East Anglia: Growth in business activity hit a four-month low in March, says Lloyds TSB Commercial PMI report

Steve Elsom of Lloyds TSB

Steve Elsom of Lloyds TSB - Credit: Archant

GROWTH in business activity in the eastern region slowed to its weakest rate for four months during March, a new survey indicates.

Lower growth rates of incoming new business matched a moderation in output expansion, and the rate of job creation was also the slowest since late last year, according to the latest Lloyds TSB Commercial Banking Purchasing Managers Index report, produced monthly by Markit Economics.

The headline seasonally-adjusted Lloyds TSB East of England Business Activity Index fell to 50.4 in March, still representing growth but down from February’s 52.0.

While output increased for the fourth successive survey period, the latest reading was the weakest in the current sequence of growth. The drop in overall activity growth was driven by contracting output levels in the manufacturing sector.

Levels of incoming new business continued to increase in March, but the pace of expansion slowed and was below the overall UK average. Sector data suggested a solid contraction in new work at manufacturers, while volumes of incoming new orders increased at firms in the service sector.


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East of England companies hired additional staff during March, albeit at the slowest pace in three survey periods. Companies that reported increased payroll numbers often linked this to higher new orders.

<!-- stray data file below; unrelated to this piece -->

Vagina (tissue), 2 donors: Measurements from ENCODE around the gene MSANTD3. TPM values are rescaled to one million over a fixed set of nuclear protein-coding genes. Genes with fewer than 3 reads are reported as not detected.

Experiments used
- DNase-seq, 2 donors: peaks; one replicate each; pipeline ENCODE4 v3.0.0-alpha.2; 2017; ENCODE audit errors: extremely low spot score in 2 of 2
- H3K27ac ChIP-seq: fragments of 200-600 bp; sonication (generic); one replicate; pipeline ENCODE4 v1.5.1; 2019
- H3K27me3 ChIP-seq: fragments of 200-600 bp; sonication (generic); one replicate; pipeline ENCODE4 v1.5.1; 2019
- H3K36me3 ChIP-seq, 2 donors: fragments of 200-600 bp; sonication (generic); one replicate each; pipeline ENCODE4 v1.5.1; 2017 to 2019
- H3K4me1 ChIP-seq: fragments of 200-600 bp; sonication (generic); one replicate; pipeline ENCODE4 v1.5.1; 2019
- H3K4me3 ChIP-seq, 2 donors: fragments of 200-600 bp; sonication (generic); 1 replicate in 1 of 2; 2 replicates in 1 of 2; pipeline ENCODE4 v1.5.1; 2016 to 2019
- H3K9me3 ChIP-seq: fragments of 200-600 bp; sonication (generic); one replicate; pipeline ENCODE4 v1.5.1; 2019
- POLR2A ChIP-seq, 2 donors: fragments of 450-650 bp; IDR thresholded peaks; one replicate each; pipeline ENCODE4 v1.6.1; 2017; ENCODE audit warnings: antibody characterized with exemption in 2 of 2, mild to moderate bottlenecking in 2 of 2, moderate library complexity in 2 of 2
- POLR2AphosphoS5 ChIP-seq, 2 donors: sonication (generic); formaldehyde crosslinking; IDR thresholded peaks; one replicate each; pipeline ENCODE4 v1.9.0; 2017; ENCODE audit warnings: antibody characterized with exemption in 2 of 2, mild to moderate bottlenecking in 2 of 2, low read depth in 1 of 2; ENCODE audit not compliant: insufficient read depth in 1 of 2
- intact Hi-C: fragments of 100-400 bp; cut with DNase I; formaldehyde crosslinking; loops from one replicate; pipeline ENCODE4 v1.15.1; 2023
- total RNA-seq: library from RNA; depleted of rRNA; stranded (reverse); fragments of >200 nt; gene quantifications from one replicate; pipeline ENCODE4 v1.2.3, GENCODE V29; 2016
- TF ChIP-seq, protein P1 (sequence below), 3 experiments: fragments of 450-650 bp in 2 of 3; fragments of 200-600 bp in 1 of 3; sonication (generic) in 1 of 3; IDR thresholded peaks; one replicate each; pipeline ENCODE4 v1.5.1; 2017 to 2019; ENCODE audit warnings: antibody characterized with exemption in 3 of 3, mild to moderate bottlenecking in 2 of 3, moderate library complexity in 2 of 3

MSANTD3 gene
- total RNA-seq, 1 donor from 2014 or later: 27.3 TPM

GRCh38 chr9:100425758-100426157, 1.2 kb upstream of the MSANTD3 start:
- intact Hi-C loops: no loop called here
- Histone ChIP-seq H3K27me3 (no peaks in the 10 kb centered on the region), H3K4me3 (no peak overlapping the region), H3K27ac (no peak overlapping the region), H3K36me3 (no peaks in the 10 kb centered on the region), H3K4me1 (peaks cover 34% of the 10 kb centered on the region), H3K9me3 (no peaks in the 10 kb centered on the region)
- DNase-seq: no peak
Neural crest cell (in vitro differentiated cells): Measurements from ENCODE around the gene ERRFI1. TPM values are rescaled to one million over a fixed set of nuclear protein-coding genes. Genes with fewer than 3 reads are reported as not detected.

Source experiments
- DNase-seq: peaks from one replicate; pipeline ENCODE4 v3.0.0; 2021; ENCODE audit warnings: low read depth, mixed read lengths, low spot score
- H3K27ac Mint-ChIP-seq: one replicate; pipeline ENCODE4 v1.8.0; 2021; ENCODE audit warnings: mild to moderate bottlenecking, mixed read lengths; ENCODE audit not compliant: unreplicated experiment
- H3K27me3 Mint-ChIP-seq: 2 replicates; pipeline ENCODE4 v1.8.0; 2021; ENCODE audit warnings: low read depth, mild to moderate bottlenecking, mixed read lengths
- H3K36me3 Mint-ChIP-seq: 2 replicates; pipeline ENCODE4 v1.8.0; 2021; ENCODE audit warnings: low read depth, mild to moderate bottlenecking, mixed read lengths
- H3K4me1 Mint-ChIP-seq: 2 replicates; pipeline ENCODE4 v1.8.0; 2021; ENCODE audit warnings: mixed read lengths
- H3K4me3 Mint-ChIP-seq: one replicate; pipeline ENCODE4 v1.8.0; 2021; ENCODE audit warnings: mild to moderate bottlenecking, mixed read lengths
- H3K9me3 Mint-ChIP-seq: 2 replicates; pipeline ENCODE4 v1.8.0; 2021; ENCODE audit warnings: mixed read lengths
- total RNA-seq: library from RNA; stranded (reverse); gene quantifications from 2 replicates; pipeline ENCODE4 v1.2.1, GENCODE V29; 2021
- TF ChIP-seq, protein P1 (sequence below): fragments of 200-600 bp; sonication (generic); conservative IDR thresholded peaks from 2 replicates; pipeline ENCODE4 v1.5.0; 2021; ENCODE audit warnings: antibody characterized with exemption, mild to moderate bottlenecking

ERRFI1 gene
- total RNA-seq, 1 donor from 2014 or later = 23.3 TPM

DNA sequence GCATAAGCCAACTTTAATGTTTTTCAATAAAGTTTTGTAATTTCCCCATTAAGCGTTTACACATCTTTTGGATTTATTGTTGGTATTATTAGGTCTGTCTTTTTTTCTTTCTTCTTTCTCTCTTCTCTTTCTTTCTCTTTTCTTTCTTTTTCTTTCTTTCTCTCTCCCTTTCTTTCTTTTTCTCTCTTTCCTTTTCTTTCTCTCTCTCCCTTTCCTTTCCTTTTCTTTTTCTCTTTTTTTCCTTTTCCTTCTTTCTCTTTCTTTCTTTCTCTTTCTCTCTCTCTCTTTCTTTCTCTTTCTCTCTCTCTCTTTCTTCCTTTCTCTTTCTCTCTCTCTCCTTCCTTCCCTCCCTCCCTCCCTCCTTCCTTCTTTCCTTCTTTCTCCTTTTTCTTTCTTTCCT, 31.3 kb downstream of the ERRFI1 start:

Meanwhile, work-in-hand (but not yet completed) decreased for the second month running, and at the sharpest rate in four survey periods. According to anecdotal evidence, an expansion in operating capacity accounted for much of the latest decline in levels of outstanding business.

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Cost burdens in the East of England continued to increase in March. Around 22% of panellists recorded higher input prices and linked this to increased fuel prices and a weak pound. However, cost inflation eased during the latest survey period, and was below the series average.

Companies in the east raised their output charges in March, for the fifth consecutive month. An increase in input costs accounted for much of the latest rise, according to panellists.

Steve Elsom, area director for Lloyds TSB Commercial Banking in East Anglia, said: “Across the East of England both business activity and new order growth came to a near standstill for private sector firms last month.

“The labour market also remained subdued, with employment levels increasing at the slowest pace in three months. Meanwhile, both input costs and the prices charged to customers continued to rise, but rates of inflation decreased from the previous month.”

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